Poet Maya Angelou once said, “I have written eleven books, but each time I think, – uh-oh, they’re going to find out now. I’ve run a game on everybody, and they’re going to find me out.”
It is not unusual for successful people to doubt the legitimacy of their success. Many college students are no different. Your student worries that she doesn’t belong at the college, she’s a fraud, the college made a mistake by admitting her. She’s a victim of “Impostor Syndrome.”
One psychologist found that as many as 70% of people admit to feeling, at some point in their lives, that they are inadequate and don’t deserve their success. So if the feeling rings true for your student, she’s in good company. If your student secretly worries about her abilities, it may help her to know that she’s not alone.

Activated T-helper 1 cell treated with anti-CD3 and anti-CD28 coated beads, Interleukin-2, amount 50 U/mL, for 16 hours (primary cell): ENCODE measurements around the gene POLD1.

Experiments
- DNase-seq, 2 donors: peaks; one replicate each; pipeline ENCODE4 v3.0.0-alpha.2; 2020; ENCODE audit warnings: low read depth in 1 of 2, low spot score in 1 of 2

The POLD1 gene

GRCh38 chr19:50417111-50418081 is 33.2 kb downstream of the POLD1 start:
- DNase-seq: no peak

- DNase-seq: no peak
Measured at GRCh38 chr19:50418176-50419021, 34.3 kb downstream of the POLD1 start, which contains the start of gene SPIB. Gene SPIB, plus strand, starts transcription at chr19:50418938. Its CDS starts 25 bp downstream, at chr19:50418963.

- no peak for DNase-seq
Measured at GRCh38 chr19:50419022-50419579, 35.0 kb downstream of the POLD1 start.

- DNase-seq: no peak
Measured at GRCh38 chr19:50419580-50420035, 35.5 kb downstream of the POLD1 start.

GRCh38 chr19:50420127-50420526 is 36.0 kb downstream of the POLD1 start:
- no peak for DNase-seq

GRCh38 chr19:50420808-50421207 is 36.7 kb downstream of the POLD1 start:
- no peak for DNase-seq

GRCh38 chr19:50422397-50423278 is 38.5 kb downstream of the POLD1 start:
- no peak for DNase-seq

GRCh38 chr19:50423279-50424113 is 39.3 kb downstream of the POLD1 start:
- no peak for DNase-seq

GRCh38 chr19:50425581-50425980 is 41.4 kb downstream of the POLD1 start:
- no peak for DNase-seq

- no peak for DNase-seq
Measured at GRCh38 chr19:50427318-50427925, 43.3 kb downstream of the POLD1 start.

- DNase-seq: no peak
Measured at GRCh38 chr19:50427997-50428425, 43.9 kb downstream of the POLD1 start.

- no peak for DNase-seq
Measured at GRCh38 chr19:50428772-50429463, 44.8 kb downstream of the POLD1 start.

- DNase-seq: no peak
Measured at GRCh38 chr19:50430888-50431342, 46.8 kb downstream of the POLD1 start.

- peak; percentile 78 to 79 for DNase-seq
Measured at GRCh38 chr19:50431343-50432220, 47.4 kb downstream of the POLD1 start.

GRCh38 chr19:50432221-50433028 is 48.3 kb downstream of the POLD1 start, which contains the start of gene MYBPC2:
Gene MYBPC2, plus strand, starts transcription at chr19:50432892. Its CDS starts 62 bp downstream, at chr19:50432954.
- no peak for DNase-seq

What does your student feel?
It is important to realize that, even though you know that your student’s admission was deserved and you know that your student will do well, the fear and concern that your student feels is real. Logic may tell her that she deserves to be where she is and that she is just as qualified as her classmates, but the belief that it is all a mistake is not based on logic.